Five at 8 – 12/15/09: Is it still cool to be frugal?

Starting today, the sun sets a minute later than it did yesterday. However, “daytime” is still 31 seconds shorter today than yesterday because the sun is still coming up later each morning. Try to work that into a conversation today.

1) Is frugality out of fashion already? Or has the economic meltdown led to a transforming attitude about consumption and spending by Americans? We’re tired of frugality, suggests an expert in Marty Moylan’s story this morning about how Target’s ads are tapping into our concern about spending money. In it, Akshay Rao, director of the Institute for Research in Marketing at the University of Minnesota, says some people are getting tired of not spending. Frugality fatigue, she calls it.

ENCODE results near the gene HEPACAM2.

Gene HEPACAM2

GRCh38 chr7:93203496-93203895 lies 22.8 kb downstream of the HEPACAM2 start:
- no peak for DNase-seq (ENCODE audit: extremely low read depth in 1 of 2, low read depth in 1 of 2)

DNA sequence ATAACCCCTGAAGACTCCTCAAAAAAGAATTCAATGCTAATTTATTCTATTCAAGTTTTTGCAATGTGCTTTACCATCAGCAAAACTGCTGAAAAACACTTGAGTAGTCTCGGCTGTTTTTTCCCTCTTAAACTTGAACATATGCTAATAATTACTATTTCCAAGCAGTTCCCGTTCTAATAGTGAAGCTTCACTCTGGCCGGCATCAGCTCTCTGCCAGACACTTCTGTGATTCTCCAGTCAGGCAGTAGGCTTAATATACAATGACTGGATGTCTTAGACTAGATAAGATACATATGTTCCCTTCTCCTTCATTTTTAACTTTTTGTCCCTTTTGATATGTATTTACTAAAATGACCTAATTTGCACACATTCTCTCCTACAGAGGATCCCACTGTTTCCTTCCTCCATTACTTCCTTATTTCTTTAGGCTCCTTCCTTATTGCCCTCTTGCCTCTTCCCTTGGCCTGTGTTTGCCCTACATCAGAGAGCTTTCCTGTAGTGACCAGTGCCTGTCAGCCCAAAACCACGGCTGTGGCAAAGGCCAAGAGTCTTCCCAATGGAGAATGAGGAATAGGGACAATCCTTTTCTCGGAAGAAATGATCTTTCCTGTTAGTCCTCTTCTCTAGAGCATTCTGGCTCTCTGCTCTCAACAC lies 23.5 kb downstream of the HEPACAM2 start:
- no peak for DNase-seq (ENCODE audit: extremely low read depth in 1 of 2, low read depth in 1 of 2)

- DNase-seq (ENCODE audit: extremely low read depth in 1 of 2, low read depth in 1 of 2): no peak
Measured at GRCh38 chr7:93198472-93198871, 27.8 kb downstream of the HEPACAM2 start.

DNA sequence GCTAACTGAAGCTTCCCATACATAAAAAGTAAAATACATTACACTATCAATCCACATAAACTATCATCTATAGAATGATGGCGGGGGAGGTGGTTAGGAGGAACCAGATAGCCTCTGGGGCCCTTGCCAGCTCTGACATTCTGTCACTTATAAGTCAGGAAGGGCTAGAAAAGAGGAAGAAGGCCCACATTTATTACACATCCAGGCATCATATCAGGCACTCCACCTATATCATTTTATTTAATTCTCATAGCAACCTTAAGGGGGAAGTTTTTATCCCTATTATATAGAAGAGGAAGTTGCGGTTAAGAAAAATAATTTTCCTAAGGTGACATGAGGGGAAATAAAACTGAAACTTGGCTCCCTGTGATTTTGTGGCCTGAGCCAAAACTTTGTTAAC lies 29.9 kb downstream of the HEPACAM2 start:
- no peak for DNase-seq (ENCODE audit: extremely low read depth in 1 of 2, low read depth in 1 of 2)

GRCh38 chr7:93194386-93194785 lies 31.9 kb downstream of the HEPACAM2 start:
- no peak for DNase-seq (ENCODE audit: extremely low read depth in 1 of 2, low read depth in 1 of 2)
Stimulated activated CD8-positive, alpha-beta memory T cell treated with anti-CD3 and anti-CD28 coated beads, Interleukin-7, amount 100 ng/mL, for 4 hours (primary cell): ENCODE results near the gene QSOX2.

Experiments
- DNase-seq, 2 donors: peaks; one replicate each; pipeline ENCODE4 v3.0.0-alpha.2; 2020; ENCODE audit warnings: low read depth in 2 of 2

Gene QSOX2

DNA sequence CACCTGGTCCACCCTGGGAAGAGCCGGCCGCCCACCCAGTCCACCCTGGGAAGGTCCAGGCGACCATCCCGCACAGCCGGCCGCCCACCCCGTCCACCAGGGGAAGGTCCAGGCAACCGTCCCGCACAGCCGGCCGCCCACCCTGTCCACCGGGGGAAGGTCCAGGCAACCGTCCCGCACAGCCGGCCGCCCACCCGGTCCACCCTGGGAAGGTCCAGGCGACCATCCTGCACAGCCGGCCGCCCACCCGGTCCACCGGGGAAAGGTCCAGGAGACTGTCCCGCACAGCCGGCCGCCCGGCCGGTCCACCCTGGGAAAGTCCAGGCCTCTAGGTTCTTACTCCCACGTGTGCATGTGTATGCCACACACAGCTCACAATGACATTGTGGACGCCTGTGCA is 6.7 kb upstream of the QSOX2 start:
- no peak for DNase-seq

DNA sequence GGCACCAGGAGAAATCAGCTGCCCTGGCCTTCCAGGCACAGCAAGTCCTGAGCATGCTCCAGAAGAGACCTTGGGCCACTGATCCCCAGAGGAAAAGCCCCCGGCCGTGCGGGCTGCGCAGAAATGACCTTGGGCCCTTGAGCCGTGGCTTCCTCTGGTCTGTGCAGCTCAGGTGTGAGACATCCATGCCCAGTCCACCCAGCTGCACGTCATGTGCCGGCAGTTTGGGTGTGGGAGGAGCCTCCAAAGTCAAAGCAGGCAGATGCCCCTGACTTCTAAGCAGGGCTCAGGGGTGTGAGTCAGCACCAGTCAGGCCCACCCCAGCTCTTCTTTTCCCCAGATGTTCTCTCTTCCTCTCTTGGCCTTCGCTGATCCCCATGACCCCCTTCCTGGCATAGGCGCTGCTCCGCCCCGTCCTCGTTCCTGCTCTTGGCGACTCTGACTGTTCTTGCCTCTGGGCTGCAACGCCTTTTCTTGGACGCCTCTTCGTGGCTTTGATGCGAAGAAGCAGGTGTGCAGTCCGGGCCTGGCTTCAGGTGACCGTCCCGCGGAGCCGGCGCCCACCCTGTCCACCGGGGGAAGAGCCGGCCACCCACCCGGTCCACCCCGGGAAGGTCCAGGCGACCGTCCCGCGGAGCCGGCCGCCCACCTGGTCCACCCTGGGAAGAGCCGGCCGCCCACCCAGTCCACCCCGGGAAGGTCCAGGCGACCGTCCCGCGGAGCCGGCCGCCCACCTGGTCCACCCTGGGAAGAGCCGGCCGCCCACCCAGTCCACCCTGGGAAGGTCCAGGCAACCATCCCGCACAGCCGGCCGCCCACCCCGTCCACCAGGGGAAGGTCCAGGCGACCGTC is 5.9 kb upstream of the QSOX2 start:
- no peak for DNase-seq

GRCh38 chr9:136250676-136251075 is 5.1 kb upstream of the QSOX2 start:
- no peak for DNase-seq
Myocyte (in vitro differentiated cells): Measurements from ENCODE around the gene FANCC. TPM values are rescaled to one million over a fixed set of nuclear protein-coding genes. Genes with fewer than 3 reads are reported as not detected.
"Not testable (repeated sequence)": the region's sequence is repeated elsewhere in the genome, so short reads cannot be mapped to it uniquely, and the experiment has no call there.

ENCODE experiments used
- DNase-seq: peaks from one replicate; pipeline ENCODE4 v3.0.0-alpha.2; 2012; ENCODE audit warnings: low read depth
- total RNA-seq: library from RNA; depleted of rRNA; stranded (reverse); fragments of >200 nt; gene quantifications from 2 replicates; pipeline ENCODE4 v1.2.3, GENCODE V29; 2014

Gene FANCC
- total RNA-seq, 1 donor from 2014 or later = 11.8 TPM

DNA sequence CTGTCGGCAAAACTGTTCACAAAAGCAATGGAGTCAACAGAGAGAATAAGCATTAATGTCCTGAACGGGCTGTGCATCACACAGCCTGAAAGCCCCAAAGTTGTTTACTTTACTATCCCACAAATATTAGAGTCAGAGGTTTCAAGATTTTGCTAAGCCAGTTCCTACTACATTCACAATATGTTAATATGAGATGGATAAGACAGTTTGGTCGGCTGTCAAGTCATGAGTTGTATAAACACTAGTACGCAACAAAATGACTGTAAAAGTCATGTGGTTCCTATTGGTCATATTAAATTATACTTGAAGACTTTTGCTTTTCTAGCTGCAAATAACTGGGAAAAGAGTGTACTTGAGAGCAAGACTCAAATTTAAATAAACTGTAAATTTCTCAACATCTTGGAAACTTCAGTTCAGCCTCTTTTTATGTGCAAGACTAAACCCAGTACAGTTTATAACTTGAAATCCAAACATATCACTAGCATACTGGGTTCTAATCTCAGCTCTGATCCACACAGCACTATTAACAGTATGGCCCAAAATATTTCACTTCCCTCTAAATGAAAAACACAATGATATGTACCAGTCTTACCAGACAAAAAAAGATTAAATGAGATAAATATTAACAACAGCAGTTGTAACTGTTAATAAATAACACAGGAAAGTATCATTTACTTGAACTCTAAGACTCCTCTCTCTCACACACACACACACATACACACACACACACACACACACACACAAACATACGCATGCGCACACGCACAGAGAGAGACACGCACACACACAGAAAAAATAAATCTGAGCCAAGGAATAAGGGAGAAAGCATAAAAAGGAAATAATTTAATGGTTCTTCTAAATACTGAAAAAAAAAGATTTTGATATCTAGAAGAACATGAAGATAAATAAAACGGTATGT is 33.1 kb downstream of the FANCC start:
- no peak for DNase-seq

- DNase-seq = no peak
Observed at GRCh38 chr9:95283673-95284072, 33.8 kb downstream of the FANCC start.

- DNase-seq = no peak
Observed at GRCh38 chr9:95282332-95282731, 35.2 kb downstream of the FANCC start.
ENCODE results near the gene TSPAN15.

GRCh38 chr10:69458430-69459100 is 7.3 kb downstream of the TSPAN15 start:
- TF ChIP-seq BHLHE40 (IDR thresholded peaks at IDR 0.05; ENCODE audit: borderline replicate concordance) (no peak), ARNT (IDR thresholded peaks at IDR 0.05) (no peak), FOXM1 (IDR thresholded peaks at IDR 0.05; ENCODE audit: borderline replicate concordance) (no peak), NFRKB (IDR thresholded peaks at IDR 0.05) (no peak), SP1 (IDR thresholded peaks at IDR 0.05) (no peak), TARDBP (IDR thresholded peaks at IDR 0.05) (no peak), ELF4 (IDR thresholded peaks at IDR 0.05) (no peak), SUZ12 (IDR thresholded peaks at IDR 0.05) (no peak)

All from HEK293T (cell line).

It’s hard to keep up with this topic. Why, it was just three days ago we were told that “frugality is back in fashion.” Some personal finance experts in Canada, on the other hand, have acknowledged they were wrong when they suggested frugal would be an acceptable way of life. We want to spend; we just want to. Is that so bad?

So maybe the new frugality was a media creation, but it was a prescriptive one. Because the problem of consumer debt hasn’t gone away, and in the final analysis, it’s not only a drag on the world economy, it’s like blocked arteries: If you ignore it, it may seem to go away. But then, just when you’re not thinking about it any more, it’ll kill you dead.

A year ago a Target TV add featured a breezy jingle touting a “brand new day” and smiling people riding their bike to work because they couldn’t afford the gas, and giving themselves haircuts, because they couldn’t afford a barber.

If what the “frugal fatigue” experts say, however, is true, then we’re ready to start running up debt again. And “fat cats” are ready to start lavishing each other with big bonuses again. Perhaps the economic meltdown provided us with a few lessons, but what is it we learned? Discuss.